The good news is that this week’s story is available for free online. And it’s worth reading. I certainly found myself completely engaged to the end, as I almost always am with Millhauser’s work.

The first person story is about a middle-aged guy who buys some “Miracle Polish” from a door-to-door salesman because he feels sorry for him. The narrator puts the stuff in a drawer and forgets about it until one day he sees a smudge on a mirror. He ends up polishing the whole mirror and what he sees amazes him: “There was a freshness to my image, a kind of mild glow that I had never seen before.” He polishes the other mirrors in his house, and feels silly for being tricked by the polish. His girlfriend comes over and sees it too. The guy gets more mirrors and polishes them all. He’s not only a little compulsive about it, but he thinks of the reflection as somehow separate from himself, and Monica’s from hers. Monica is a bit jealous of her own reflection.

They go on a picnic, which seems to be glorious. Millhauser emphasizes the sunlight—Monica’s blouse has a shimmer to it, she takes her hat off and lets “the sunlight ripple over her face”; a jewel sparkles in her earlobe; she “takes in the sun with closed eyes”. Thanks to the bright sun, then, she seems to have become the woman in the mirror, instead of the dark, tightly wound woman she usually is. But the sun has a different effect on the narrator—the glare of the sun on the water hurts his eyes; the heat is oppressive; he feels despair. But he feels better, oddly, when he sees their reflection in his mirror back home.

Then comes the ultimatum. He must choose between Monica and her reflection. He worries about it and then makes his decision, even though he believes that the reflection is the true Monica, the “hidden Monica.” He thinks, “I was able to see in the depths of those mirrors, the world no longer darkened by diminishing hopes and fading dreams.”

And the story rolls along to its climax.

But what does it all mean? It’s a bit of a fairy tale, it seems to me, in which the narrator learns a lesson about letting the light into his life. But the lesson gets muddled by Monica’s reaction, and the fact that when real life gives her light—on the picnic—she seems to come alive. The light that the narrator sees, though, is artificial. He learns a lesson, but it seems to be the wrong one. And he pays a price.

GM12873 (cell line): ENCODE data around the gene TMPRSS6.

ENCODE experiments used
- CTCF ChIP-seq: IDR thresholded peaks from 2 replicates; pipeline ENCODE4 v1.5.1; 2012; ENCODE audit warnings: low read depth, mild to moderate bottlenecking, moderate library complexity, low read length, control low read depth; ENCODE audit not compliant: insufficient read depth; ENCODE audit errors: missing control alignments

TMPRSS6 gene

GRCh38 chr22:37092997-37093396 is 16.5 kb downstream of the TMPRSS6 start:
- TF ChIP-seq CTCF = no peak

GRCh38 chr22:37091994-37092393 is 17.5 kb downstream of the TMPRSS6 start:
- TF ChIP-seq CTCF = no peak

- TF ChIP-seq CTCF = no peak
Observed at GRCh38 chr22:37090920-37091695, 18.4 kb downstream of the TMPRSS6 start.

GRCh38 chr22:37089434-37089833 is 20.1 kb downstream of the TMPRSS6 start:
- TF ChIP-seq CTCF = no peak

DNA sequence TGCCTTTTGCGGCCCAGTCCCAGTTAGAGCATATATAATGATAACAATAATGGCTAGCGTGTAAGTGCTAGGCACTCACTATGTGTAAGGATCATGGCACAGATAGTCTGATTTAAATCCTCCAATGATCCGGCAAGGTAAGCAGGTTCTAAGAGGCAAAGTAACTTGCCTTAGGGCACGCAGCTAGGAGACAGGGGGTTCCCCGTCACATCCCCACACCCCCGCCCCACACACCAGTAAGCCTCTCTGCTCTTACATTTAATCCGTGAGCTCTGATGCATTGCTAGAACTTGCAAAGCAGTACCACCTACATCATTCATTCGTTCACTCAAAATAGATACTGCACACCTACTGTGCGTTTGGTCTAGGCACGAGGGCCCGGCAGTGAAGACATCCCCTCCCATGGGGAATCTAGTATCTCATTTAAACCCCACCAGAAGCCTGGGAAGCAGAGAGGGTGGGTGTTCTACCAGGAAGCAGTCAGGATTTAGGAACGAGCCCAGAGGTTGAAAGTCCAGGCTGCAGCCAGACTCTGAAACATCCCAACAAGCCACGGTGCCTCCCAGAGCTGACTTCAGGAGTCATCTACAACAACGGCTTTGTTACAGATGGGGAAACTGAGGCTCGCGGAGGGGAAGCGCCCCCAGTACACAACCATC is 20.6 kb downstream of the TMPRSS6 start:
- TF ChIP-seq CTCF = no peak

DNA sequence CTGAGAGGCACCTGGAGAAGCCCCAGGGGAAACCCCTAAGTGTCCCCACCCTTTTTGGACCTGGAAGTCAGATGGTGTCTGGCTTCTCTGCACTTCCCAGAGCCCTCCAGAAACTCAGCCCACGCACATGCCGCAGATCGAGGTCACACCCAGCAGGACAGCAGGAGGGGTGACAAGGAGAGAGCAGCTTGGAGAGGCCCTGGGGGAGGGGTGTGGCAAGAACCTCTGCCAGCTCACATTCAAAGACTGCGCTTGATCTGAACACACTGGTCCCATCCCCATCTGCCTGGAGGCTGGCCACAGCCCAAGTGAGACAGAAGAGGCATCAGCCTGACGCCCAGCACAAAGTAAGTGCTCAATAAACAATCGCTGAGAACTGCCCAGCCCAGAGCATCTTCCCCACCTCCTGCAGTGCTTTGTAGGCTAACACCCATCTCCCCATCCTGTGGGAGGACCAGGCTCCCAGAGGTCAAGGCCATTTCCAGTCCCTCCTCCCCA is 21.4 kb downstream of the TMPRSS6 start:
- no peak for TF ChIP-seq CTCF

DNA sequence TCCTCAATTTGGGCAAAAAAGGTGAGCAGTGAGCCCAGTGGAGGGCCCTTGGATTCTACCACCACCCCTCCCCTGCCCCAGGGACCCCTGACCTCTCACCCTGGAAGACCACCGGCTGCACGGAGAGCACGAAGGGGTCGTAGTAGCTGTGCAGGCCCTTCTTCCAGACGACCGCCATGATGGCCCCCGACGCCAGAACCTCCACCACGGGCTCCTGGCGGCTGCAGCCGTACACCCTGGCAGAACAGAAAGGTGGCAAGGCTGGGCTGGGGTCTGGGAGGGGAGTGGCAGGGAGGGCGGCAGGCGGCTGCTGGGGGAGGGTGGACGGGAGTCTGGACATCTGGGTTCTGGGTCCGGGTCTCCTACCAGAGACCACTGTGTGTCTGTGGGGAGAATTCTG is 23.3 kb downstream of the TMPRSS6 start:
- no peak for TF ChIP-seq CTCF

Another interesting story from Millhauser.

2012 Pushcart Prize Rankings (Nonfiction)

[Note: If you find this Pushcart Prize Ranking useful, please consider making a donation to support this blog. Alternatively, you could buy my book. See the buttons at right. Thank you.]

As you may know, I recently supplemented my annual Pushcart Prize Ranking for Fiction with a new list--the Pushcart Prize Ranking for Nonfiction. Like the fiction list, each magazine recognized over the past ten years (2003-2012) is awarded points for the number of prizes it has won and fewer points for the number of special mentions. The numbers are totaled and the ranking is generated.

While the Pushcart Prize is subjective, my ranking is entirely objective. I find it a useful resource for comparing magazines. Others have told me that they do also. Use it as you see fit.

As with the fiction list (this year's list can be found here), magazines that have ceased publication are marked with © and magazines for which I have no information or cannot find a website are marked with (?). If you have additional information for me, I'd appreciate it if you could leave a comment below.

What have we learned in this update? Not much. The top ten shuffled a little, but remained the same.
Orion kept pace with Georgia Review because they each earned one prize and two special mentions, but Georgia Review actually lost a little ground when the data for 2002 was removed. Hudson Review dropped in the rankings; Harvard Review and n+1 both jumped. Otherwise, there weren't a lot of big movers.

Nonfiction Pushcart Prize Ranking for 2012

2012
Magazine
2012 Score
1
72
2
58
3
42
4
38
5
37
5
37
7
36
8
35
8
35
8
35
11
29
11
29
12
28
14
26
15
24
16
19
16
19
18
18
19
16
19
16
20
15
20
15
20
15
20
15
20
15
20
15
20
15
27
14
27
14
30
13
30
13
32
12
32
12
32
12
34
11
34
Speakeasy ©
11
34
11
34
11
39
10
39
10
39
10
42
9
43
8
43
8
43
8
45
7
45
7
45
7
45
7
50
6
50
6
52
5
52
5
52
5
52
5
52
5
52
5
52
5
52
5
52
5
52
5
52
5
52
5
52
5
52
5
66
4
66
4
68
3
68
3
68
3
68
3
68
3
68
3
68
3
68
3
76
2
76
2
76
2
76
2
76
2
76
2
76
2
76
2
76
2
76
2
76
2
76
2
76
2
76
2
76
2
76
2
76
2
76
2
76
2
76
2
76
2
76
2
76
2
76
2
100
1
100
1
100
1
100
1
100
1
100
1
100
1
100
1
100
1
100
1
100
1
100
1
100
1
100
1
100
1
100
1
100
1
100
1
100
1
100
1
100
Divide ?
1
100
1
100
1
100
1
100
1
100
1
100
1
100
1
100
1
100
1
100
1
100
1
100
1
100
1
100
1
100
1
100
1
100
Make ?
1
100
1
100
1
100
1
100
1
100
1
100
1
100
1
100
1
100
Northern Lights (?)
1
100
1
100
1
100
1
100
1
100
1
100
Palo Alto Review ?
1
100
1
100
1
100
1
100
1
100
1
100
1
100
1
100
1
100
1
100
1
100
1
100
1
100
1
100
1
100
1
100
1
100
1
100
1
100
1
100
1
100
1
100
1
100
1
100
1
100
1
100
1
100
1
100
1
100
1
100
1